The effort gained steam last month after President Trump’s decision to pursue a “zero tolerance” immigration enforcement policy prompted ICE and other Homeland Security agencies to separate migrant children from their parents.
But the Abolish ICE movement has been pilloried by Republican leaders as tantamount to abandoning the nation’s immigration laws.
Most Democrats, including House Minority Leader Nancy Pelosi (D-Calif.) and the Congressional Hispanic Caucus, have kept their distance from the effort. That caution was on display Wednesday, as most Democrats voted “present” rather than taking a position for or against the resolution sponsored by Rep. Clay Higgins (R-La.).
The vote was 244 to 35, with 133 Democrats voting present.
House Minority Whip Steny H. Hoyer (D-Md.) called the resolution “a sham and a distraction” after urging Democrats to withhold their votes.
“Democrats refuse to play Republicans’ game when it comes to children’s well-being and the safety of those who come here seeking asylum,” he said. “Democrats support secure borders and honor the service of all those whose lives are at risk in protecting our country and our people. . . . But we will neither be silent nor will we cease fighting to bring an end to the dangerous and inhumane policies of the Trump administration.”
Trump weighed in on the vote early Thursday, bashing Democrats in a tweet.
“The Democrats have a death wish, in more ways than one - they actually want to abolish ICE,” he wrote. “This should cost them heavily in the Midterms. Yesterday, the Republicans overwhelmingly passed a bill supporting ICE!”
During the House debate, Higgins did not dwell on the nuances of the Abolish ICE movement, accusing Democrats of “making it very clear to the American people that they stand against efforts to secure America’s borders.”
“The campaign against ICE is the latest rallying cry for open borders, the latest call to prioritize illegal immigrants over American citizens, the latest shrill cacophony from the left to vilify and demonize front-line law enforcement in America,” Higgins said.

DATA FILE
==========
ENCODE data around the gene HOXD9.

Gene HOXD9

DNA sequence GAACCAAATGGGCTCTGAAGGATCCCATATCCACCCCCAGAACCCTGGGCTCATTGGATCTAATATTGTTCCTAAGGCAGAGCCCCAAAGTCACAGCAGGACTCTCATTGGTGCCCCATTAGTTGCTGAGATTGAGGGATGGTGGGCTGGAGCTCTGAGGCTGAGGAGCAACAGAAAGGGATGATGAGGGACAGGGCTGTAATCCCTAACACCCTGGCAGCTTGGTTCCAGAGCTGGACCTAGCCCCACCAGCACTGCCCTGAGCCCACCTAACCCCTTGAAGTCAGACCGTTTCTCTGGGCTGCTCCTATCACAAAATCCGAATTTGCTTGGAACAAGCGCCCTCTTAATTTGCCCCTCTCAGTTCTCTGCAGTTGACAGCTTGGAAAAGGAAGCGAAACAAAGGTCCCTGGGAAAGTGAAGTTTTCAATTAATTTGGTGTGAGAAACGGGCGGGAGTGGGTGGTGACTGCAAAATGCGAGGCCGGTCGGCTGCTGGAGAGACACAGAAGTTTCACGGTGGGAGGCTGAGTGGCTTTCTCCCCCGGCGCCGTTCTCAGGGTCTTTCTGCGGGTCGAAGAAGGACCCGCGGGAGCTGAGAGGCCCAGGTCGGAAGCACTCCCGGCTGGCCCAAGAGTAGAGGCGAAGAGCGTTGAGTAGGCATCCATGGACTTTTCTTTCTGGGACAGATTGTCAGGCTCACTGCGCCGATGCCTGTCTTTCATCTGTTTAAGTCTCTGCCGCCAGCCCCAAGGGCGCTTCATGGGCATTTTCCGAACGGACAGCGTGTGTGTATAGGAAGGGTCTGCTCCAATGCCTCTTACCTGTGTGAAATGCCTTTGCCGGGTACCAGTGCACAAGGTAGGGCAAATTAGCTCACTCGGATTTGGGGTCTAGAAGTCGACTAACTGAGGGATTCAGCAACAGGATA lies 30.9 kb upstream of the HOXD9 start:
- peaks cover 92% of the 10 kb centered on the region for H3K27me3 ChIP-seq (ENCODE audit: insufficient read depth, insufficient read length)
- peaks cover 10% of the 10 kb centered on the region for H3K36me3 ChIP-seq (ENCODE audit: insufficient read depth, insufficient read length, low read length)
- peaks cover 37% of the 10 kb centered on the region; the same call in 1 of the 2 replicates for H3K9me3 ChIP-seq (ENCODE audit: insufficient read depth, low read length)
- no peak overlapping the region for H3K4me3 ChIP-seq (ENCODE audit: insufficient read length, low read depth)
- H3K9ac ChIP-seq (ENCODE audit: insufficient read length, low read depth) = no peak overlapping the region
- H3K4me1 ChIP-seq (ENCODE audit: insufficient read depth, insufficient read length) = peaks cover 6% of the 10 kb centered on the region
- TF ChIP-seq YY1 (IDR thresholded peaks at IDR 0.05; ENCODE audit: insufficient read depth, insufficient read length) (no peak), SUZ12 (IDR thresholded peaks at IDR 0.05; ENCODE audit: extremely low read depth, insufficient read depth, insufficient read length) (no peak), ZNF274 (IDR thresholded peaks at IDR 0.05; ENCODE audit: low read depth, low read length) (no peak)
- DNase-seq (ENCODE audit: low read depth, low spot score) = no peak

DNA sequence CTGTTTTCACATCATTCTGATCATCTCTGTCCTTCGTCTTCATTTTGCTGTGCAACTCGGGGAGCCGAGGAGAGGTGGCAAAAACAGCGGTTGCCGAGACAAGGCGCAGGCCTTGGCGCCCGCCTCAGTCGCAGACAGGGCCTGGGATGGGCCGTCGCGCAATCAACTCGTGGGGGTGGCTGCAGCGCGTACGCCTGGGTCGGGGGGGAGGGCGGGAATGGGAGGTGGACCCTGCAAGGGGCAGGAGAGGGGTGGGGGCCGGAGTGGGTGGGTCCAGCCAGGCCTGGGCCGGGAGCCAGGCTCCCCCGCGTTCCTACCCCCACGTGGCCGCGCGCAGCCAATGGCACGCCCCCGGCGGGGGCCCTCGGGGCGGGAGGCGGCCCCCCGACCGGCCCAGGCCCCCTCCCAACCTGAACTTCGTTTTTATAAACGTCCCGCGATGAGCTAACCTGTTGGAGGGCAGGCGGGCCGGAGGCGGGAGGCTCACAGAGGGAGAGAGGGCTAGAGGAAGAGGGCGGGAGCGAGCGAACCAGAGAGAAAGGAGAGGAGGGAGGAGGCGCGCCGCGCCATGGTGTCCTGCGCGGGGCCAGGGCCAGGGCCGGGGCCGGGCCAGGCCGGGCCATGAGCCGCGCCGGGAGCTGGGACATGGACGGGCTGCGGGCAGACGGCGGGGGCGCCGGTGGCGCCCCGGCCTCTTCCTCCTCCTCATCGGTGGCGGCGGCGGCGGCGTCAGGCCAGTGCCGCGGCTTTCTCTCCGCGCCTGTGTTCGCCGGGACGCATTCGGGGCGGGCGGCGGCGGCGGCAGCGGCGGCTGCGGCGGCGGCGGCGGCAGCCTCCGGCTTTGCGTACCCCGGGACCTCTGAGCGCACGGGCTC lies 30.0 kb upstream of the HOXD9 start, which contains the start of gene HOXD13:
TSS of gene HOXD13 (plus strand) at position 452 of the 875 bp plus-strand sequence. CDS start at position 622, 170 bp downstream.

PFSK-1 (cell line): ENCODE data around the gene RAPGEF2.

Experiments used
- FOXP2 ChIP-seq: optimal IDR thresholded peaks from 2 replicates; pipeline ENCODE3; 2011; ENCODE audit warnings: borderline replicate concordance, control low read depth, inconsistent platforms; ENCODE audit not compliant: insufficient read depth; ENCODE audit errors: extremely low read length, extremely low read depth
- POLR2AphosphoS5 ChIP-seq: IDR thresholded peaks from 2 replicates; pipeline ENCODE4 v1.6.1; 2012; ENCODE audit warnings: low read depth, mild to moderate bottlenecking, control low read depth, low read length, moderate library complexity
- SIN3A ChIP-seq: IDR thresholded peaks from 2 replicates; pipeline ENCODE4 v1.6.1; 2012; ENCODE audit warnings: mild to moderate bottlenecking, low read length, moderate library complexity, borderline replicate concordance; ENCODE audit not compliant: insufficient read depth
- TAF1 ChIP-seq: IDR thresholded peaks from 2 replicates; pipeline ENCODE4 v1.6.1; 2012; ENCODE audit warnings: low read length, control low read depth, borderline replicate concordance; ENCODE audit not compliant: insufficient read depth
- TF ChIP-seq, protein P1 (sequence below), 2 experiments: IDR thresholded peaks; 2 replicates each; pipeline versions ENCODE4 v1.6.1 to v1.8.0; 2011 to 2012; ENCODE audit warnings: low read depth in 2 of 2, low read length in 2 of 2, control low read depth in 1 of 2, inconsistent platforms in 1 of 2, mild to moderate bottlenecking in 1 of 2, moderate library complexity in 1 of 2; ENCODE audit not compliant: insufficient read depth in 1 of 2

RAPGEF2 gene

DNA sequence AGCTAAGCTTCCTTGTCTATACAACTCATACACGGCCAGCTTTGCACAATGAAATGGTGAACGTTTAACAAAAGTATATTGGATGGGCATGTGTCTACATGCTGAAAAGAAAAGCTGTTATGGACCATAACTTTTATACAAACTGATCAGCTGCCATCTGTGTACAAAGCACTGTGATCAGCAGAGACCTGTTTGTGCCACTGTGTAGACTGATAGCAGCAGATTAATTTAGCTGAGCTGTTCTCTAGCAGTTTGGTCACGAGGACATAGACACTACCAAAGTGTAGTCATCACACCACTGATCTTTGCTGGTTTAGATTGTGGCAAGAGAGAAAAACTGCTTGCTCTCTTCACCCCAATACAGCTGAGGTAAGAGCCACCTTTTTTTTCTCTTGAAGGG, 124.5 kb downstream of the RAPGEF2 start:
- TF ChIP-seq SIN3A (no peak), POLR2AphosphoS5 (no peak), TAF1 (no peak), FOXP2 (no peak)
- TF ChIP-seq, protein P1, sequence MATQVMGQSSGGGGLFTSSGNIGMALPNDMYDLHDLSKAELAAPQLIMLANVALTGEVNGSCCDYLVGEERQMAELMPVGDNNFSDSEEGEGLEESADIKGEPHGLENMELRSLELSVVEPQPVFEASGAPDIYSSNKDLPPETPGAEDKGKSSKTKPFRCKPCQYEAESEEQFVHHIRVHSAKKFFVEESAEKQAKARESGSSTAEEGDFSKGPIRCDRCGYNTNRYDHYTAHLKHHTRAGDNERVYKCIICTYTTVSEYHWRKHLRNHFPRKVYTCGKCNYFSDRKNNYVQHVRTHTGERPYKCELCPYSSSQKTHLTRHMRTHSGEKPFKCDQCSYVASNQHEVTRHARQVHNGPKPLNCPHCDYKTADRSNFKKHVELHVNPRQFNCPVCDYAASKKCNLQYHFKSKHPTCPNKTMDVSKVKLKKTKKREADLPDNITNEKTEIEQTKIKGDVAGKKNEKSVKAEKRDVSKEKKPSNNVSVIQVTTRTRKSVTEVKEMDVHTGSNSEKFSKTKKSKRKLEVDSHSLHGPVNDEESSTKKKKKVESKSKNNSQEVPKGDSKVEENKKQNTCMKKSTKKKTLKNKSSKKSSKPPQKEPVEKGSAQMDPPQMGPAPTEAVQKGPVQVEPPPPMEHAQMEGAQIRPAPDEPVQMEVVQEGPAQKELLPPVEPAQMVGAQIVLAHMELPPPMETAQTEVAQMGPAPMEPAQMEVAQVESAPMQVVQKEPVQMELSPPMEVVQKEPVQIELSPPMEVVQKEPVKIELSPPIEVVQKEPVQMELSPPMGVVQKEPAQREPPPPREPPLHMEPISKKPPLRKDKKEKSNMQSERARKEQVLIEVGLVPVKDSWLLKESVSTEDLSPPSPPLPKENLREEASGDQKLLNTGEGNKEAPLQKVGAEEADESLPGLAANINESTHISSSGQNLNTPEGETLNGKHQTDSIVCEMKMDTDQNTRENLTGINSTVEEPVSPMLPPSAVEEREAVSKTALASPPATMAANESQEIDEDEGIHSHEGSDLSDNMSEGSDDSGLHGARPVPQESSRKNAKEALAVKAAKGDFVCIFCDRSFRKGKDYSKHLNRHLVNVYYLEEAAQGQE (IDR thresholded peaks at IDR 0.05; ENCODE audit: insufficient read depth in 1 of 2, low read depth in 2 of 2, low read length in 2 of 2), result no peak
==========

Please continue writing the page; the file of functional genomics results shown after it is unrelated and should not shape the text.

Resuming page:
The issue came to a head on Capitol Hill last week after some Democrats introduced a bill that would abolish the agency after a year, during which time a bipartisan commission would explore reassigning its duties to other agencies.
Both House Majority Leader Kevin McCarthy (R-Calif.) and Majority Whip Steve Scalise (R-La.) expressed support for putting the measure on the floor, thus putting Democrats on the spot by forcing them to choose between the wishes of their liberal base and more moderate voters.
But the Democratic sponsors of the bill quickly said they would vote against it to avoid any political shenanigans and, according to Republican aides familiar with the talks, House Speaker Paul D. Ryan (R-Wis.) weighed in against voting on the Democrats’ bill to make a political point — preferring instead to vote on Higgins’s measure.
During a weeks-long immigration debate that ended in a pair of failed votes in June, Ryan repeatedly said he would schedule votes only on immigration bills that Trump supported and would sign into law.
Trump has been personally following the growing calls to abolish ICE, using his Twitter account to highlight and attack Democrats who support the effort.
Rep. Mark Pocan (D-Wis.), an author of the House bill to abolish the agency, said Republicans were trying to distract attention from their unpopular family-separation policy.
“Rather than have Congress take up a directive to reunite the children with their parents, the GOP is performing some misdirection to another issue,” he said. “Why? Because many of the GOP members support the president’s shameful actions.”